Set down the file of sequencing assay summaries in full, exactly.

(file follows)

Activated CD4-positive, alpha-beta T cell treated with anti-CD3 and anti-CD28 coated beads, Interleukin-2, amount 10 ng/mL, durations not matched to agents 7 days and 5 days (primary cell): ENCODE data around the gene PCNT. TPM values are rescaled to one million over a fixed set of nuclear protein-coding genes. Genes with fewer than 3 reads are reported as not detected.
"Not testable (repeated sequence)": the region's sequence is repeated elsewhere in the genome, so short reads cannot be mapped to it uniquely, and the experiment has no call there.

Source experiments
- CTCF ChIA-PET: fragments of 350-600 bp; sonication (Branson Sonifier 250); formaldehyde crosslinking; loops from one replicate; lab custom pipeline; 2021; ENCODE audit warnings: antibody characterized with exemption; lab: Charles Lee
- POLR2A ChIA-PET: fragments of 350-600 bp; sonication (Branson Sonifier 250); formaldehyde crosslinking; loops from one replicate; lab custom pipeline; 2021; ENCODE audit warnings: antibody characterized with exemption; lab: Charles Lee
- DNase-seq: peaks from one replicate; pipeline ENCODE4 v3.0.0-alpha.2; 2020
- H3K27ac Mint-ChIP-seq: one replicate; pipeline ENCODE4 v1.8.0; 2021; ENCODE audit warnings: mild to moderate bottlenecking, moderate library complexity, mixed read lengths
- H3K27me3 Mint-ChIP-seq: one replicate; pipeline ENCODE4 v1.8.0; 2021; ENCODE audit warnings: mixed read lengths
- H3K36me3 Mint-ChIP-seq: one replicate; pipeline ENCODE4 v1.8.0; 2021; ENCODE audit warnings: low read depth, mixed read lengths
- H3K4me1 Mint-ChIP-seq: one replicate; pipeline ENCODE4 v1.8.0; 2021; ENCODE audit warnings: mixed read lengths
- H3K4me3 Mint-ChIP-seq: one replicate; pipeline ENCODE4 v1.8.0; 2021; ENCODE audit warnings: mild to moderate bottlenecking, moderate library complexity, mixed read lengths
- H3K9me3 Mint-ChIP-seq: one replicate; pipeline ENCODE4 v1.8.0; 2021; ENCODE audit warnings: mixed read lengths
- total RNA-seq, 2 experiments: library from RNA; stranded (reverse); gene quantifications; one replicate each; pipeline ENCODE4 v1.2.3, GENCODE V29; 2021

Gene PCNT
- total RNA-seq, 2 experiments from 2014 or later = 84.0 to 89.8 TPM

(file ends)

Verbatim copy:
Activated CD4-positive, alpha-beta T cell treated with anti-CD3 and anti-CD28 coated beads, Interleukin-2, amount 10 ng/mL, durations not matched to agents 7 days and 5 days (primary cell): ENCODE data around the gene PCNT. TPM values are rescaled to one million over a fixed set of nuclear protein-coding genes. Genes with fewer than 3 reads are reported as not detected.
"Not testable (repeated sequence)": the region's sequence is repeated elsewhere in the genome, so short reads cannot be mapped to it uniquely, and the experiment has no call there.

Source experiments
- CTCF ChIA-PET: fragments of 350-600 bp; sonication (Branson Sonifier 250); formaldehyde crosslinking; loops from one replicate; lab custom pipeline; 2021; ENCODE audit warnings: antibody characterized with exemption; lab: Charles Lee
- POLR2A ChIA-PET: fragments of 350-600 bp; sonication (Branson Sonifier 250); formaldehyde crosslinking; loops from one replicate; lab custom pipeline; 2021; ENCODE audit warnings: antibody characterized with exemption; lab: Charles Lee
- DNase-seq: peaks from one replicate; pipeline ENCODE4 v3.0.0-alpha.2; 2020
- H3K27ac Mint-ChIP-seq: one replicate; pipeline ENCODE4 v1.8.0; 2021; ENCODE audit warnings: mild to moderate bottlenecking, moderate library complexity, mixed read lengths
- H3K27me3 Mint-ChIP-seq: one replicate; pipeline ENCODE4 v1.8.0; 2021; ENCODE audit warnings: mixed read lengths
- H3K36me3 Mint-ChIP-seq: one replicate; pipeline ENCODE4 v1.8.0; 2021; ENCODE audit warnings: low read depth, mixed read lengths
- H3K4me1 Mint-ChIP-seq: one replicate; pipeline ENCODE4 v1.8.0; 2021; ENCODE audit warnings: mixed read lengths
- H3K4me3 Mint-ChIP-seq: one replicate; pipeline ENCODE4 v1.8.0; 2021; ENCODE audit warnings: mild to moderate bottlenecking, moderate library complexity, mixed read lengths
- H3K9me3 Mint-ChIP-seq: one replicate; pipeline ENCODE4 v1.8.0; 2021; ENCODE audit warnings: mixed read lengths
- total RNA-seq, 2 experiments: library from RNA; stranded (reverse); gene quantifications; one replicate each; pipeline ENCODE4 v1.2.3, GENCODE V29; 2021

Gene PCNT
- total RNA-seq, 2 experiments from 2014 or later = 84.0 to 89.8 TPM